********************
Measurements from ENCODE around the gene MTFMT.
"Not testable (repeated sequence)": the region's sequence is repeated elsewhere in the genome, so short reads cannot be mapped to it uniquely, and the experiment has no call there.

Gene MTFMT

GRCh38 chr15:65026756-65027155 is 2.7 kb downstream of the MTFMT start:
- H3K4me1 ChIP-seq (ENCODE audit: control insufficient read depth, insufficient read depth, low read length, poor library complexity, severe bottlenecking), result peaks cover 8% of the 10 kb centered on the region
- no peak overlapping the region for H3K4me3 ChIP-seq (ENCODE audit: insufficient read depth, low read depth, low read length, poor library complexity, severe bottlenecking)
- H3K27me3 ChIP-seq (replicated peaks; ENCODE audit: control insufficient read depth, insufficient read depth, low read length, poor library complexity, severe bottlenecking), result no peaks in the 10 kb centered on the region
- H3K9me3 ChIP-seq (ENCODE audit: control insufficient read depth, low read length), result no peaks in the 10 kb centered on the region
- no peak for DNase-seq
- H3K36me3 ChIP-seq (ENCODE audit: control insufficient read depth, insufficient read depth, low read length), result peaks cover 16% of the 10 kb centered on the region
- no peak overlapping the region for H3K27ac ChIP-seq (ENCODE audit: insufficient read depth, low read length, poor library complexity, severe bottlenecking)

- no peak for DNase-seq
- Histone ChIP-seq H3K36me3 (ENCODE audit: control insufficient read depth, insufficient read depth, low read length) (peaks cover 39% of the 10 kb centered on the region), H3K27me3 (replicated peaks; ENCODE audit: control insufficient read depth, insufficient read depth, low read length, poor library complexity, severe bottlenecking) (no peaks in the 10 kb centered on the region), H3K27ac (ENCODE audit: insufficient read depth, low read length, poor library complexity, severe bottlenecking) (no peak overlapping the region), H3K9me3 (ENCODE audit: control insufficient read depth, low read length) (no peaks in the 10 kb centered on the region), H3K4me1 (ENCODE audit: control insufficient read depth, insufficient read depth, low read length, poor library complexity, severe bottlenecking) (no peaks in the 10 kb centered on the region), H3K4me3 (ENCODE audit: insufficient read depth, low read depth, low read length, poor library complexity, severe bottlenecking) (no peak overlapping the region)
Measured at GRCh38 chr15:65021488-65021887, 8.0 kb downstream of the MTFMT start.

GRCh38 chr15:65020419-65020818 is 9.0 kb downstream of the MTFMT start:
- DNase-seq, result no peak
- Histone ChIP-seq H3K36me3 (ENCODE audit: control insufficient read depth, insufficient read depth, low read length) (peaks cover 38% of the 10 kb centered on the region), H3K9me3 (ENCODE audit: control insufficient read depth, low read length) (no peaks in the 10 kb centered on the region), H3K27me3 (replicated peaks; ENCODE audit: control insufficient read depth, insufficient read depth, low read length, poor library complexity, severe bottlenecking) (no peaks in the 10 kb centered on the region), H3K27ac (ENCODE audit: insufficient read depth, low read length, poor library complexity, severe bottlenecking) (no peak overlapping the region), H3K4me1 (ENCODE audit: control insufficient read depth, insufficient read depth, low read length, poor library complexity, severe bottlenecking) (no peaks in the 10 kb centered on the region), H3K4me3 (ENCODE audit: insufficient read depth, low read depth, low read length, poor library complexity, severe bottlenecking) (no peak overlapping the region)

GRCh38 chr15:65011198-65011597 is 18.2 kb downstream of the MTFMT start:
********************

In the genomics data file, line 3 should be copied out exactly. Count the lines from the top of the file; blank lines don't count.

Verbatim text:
Gene MTFMT